Investors continue to worry that stronger-than-expected economic data will lead authorities to keep interest rates higher for longer. Potentially, this will weigh on the economy next year, as the stock market inched mostly down on Wednesday.
The S&P 500 dropped 7.34 points to 3933.92, extending its losing streak to five days. The Nasdaq Composite focused on technology, lost 56.34 points to 10958.55. The DJIA climbed 1.58 points to 33597.92, barely changing from the previous day’s close.
The US economy has recovered faster than expected. Fears that the Federal Reserve will keep interest rates high to avoid inflation resurgence were fueled by Friday/Monday economic data. With recent inflation data indicating possible signs of cooling, investors had hoped that central banks would chill the pace of interest-rate hikes. Some investors believe the market has peaked following its recent rally based on expectations of slower rate increases.
The path for interest rates will become clearer next week with the the Fed meets and release of new inflation figures. Consumer strength is also a major focus of investors now as an indication of where the economy is headed. The Fed’s interest rate increases will have a long-term impact on the economy and the stock market.
Individual Stock Performance
After the firm improved its forecast and announced fiscal first-quarter sales up, Campbell Soup advanced $3.19, or 6%, to $56.18 in stock.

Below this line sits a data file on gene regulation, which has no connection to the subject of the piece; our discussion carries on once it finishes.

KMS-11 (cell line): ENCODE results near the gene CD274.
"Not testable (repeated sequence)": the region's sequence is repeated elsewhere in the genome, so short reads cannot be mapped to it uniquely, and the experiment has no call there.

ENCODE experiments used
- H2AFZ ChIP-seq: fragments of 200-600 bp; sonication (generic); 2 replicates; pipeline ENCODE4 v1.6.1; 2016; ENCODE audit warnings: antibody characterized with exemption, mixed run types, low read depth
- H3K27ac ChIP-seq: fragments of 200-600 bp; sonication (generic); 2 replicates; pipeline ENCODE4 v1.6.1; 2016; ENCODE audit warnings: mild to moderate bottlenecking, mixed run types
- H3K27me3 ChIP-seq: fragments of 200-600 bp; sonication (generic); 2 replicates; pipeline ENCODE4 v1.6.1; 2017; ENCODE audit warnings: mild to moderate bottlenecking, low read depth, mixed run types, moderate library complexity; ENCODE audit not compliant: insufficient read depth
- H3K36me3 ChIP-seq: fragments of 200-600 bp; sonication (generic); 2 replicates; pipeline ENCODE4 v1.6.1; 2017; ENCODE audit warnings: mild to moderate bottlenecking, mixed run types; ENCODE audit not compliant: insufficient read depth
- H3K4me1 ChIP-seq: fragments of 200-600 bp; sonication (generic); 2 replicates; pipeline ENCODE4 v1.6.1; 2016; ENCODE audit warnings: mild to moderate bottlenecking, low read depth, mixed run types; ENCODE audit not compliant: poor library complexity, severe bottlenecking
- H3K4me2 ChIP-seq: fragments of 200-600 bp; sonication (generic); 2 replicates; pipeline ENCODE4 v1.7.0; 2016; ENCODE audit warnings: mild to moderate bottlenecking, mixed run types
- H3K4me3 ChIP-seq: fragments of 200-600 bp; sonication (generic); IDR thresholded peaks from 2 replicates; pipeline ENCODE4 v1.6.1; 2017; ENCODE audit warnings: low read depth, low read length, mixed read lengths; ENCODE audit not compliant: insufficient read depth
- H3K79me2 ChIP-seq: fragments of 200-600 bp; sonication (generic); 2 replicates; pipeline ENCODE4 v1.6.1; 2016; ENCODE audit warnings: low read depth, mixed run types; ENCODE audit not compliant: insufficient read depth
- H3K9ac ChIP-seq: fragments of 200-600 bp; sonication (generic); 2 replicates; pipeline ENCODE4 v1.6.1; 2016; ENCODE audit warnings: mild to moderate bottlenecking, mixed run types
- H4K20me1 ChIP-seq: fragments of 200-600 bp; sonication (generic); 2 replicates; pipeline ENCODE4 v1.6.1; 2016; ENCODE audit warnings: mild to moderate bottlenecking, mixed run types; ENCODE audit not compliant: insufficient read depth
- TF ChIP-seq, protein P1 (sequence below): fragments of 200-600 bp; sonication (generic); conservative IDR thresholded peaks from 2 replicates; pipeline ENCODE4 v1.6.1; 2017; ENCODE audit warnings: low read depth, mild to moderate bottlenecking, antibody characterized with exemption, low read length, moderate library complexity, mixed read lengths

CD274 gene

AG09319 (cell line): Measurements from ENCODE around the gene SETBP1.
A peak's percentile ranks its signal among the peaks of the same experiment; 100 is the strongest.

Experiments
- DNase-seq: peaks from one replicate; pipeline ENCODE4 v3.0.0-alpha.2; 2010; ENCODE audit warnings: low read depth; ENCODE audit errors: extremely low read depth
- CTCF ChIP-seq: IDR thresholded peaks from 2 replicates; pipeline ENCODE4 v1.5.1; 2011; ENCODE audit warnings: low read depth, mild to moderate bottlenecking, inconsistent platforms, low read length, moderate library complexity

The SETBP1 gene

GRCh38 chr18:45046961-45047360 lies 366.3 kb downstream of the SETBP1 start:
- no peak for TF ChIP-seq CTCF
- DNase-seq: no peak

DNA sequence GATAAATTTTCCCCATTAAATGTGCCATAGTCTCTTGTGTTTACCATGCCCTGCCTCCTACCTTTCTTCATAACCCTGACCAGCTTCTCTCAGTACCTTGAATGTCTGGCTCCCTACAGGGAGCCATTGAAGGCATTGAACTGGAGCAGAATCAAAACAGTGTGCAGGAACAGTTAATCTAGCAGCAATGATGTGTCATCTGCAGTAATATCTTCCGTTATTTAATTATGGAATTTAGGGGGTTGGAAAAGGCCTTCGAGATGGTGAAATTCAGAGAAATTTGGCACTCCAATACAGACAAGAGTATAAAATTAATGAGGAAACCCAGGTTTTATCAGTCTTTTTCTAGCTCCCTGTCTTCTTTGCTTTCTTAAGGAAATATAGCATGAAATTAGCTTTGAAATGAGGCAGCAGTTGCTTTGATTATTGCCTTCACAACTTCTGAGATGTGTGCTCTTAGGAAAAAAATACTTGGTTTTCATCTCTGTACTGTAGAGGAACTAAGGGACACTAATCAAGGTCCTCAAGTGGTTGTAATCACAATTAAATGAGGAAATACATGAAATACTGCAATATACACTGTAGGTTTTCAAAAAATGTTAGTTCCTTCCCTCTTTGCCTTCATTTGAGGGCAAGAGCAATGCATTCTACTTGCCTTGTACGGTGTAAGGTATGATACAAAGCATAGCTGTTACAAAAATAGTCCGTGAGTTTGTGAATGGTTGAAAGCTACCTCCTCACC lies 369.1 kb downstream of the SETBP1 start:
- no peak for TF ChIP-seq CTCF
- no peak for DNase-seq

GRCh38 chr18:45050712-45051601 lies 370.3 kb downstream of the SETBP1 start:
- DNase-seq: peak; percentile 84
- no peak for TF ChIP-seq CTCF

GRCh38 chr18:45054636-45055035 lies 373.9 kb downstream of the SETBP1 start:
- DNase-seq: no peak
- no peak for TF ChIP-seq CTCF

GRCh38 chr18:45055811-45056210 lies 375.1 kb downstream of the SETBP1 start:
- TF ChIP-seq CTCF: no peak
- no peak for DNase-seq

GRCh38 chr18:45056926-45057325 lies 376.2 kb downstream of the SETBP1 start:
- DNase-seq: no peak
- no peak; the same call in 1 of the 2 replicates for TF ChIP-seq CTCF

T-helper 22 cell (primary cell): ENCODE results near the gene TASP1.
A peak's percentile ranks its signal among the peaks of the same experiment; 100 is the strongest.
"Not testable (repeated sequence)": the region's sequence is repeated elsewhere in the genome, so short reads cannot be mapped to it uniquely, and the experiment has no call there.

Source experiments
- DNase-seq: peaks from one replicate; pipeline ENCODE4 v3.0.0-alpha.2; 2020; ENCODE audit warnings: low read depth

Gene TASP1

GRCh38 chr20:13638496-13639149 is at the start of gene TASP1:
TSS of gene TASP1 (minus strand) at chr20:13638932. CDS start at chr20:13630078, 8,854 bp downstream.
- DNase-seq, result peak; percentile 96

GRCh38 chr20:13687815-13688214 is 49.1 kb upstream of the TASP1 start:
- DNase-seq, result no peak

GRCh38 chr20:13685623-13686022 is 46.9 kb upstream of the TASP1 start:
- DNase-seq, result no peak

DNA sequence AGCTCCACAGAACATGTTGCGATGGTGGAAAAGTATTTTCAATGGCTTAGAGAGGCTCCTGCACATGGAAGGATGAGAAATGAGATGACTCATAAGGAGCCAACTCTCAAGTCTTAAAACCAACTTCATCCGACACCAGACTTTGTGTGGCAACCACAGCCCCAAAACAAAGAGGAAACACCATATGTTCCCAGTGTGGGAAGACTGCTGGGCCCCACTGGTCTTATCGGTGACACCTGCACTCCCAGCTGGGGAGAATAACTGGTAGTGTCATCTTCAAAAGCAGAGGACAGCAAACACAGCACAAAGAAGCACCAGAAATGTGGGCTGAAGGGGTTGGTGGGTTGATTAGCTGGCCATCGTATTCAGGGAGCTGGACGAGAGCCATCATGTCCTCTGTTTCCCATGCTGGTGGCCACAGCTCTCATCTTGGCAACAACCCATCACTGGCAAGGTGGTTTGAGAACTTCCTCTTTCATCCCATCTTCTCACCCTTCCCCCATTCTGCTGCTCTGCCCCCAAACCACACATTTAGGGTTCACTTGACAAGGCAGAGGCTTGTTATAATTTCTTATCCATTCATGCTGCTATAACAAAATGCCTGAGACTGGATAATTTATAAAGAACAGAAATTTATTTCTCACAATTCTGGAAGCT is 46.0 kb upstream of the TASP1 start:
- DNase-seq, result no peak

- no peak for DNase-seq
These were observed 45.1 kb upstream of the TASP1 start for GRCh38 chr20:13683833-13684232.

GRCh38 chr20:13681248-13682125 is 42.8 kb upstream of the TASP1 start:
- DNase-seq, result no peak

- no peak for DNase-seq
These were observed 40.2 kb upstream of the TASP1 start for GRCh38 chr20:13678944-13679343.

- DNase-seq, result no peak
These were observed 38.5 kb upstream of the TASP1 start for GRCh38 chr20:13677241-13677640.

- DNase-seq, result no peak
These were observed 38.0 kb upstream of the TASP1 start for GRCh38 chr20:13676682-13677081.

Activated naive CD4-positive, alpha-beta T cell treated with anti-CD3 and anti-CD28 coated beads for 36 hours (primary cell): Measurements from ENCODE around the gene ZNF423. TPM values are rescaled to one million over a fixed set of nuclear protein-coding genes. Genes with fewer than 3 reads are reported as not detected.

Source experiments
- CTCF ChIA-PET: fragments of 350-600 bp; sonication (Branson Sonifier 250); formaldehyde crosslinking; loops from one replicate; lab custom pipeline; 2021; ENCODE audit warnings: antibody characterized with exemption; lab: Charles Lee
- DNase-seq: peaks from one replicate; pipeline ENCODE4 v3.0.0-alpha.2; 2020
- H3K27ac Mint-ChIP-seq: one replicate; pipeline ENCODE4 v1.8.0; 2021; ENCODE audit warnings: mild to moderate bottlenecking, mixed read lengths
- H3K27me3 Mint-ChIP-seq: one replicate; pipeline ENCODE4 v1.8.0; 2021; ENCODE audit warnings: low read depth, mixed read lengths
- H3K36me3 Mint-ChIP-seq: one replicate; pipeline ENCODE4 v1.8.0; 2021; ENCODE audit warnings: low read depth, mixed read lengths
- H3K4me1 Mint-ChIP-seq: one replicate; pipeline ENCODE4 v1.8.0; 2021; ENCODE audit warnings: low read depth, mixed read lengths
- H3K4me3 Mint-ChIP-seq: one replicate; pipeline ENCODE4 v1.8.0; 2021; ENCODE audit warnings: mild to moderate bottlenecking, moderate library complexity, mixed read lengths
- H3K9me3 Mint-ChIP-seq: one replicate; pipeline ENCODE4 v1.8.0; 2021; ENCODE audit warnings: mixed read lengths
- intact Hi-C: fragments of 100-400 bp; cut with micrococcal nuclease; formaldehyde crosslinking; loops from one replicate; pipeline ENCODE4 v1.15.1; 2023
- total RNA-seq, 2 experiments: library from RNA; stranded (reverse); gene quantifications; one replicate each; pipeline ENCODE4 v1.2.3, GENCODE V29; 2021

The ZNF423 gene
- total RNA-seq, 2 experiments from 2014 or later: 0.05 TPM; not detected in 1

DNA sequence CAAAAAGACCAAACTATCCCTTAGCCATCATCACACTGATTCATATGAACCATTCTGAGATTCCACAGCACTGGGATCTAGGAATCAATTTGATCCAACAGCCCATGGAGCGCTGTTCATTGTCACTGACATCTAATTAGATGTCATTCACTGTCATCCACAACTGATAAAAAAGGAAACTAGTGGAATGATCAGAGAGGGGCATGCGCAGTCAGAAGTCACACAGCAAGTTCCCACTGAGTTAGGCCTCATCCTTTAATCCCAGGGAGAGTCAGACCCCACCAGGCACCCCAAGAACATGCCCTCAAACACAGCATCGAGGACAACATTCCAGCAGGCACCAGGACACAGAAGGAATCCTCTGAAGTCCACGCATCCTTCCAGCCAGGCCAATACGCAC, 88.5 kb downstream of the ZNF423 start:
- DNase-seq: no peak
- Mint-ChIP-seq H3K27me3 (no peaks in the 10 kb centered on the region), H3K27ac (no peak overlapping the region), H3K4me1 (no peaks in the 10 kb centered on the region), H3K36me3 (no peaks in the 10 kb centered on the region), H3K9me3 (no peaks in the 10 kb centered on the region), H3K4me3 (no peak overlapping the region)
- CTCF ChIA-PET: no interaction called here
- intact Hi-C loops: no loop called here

Carvana’s stock dropped $2.88 to $3.83, a 43% drop. According to the Wall Street Journal, the used-car dealer hired Moelis & Co. By tapping an investment bank that specializes in assisting firms in financial distress. They hope to gain access to financial help. The Wedbush Securities analysts cut the stock to “underperform,” claiming that the company’s risk of insolvency is rising.
State Street’s stock rose $6.09, or 8.2%, to $80.45 after the financial services firm announced a larger buyback program.
The pan-continental Stoxx Europe 600 fell 0.6%.
After China dropped several COVID-19 quarantine and testing standards, shares in Hong Kong and mainland China fell. Hang Seng in Hong Kong fell 3.2%, while the Shanghai Composite in China dropped 0.4%.
While reviving China’s economy may help reorder worldwide supply chains, pent-up demand caused by years of limits may contribute to inflationary risks.